Ready...Set...Mediate - Dispute Resolution Journal - Vol. 56, No. 4
The author is a partner at Calfee, Halter & Griswold in Cleveland, Ohio. He serves on the AAA’s roster of neutrals; his arbitration and mediation experience is primarily in the construction, commercial and international arenas. He is a member of several professional associations including the American Bar Association (Public Contract Law Section) and the International Bar Association.
Originally from Dispute Resolution Journal
While it’s no secret that more and more people are discovering the benefits of mediation, it’s not always clear why some parties are more successful at it than others. This article by Peter Comodeca identifies a number of key factors that disputants and their counsel must consider before pursuing mediation.
Regardless of one’s position on mediation, it has become an integral part of the legal process in the United States. Given the crowded dockets most courts must contend with, the use of alternative dispute resolution methods, such as mediation, is only likely to increase in the future.
It is imperative that lawyers and clients be familiar with the fundamental aspects of mediation. They must be able to recognize when it may be in their best interest to mediate, or how to proceed when required to mediate by court order. Proper knowledge of mediation techniques can help an attorney avoid unnecessary surprises in the process.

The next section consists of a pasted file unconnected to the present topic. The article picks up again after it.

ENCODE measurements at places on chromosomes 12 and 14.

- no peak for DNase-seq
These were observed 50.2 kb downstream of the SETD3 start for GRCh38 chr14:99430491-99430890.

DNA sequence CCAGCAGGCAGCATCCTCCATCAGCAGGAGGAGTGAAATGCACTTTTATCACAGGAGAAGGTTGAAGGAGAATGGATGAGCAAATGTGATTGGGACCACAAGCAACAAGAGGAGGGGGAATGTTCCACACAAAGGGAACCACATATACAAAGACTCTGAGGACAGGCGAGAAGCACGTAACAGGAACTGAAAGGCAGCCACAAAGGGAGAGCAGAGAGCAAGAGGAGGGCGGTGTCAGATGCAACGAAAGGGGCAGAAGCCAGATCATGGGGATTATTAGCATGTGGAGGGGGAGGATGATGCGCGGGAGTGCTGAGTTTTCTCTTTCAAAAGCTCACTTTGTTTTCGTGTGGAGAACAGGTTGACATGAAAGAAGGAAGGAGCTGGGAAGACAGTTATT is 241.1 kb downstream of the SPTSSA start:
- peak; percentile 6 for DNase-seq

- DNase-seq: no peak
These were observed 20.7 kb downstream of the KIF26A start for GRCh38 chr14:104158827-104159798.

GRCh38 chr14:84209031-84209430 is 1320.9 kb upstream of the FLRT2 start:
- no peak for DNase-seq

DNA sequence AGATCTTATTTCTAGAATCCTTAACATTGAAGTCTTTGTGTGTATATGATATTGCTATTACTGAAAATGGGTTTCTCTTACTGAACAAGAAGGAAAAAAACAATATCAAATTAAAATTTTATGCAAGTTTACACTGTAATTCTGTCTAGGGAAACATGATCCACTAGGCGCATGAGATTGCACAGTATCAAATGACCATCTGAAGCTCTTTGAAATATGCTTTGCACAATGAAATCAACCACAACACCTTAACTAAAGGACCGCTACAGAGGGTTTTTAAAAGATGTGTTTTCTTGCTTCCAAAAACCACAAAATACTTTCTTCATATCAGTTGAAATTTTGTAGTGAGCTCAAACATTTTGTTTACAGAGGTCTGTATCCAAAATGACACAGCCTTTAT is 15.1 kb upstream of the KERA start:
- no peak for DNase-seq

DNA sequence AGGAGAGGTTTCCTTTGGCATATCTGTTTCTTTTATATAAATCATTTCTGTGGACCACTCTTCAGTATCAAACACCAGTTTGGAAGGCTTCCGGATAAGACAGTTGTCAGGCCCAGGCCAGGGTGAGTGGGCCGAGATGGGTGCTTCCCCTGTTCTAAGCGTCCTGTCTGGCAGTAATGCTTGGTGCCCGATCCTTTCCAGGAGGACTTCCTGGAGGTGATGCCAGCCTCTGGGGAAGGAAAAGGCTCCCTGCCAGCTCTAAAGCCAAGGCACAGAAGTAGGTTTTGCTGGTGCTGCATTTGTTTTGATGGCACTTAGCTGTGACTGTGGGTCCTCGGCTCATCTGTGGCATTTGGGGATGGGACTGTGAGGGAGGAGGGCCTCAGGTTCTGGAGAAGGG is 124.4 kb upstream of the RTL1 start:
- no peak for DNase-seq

This article will help attorneys identify issues to consider before agreeing to mediation.
Parties involved in a dispute participate in mediation either voluntarily or involuntarily. Often, parties recognize the benefits of mediation and choose to mediate voluntarily. The most common method used to commence mediation is by entering into a contract or agreement identifying mediation as a dispute resolution mechanism.
In the absence of a contract requirement, the parties may agree, after a dispute arises, to pursue mediation to resolve the dispute. However, mediation is not always chosen by the parties. It can be imposed involuntarily. Generally, this occurs pursuant to a court order or directive.
Involuntary mediation also occurs when the parties are subject to a governing policy or regulation requiring mediation of which they were unaware. For example, some standing court procedural rules require mediation as a preliminary step to either arbitration or litigation.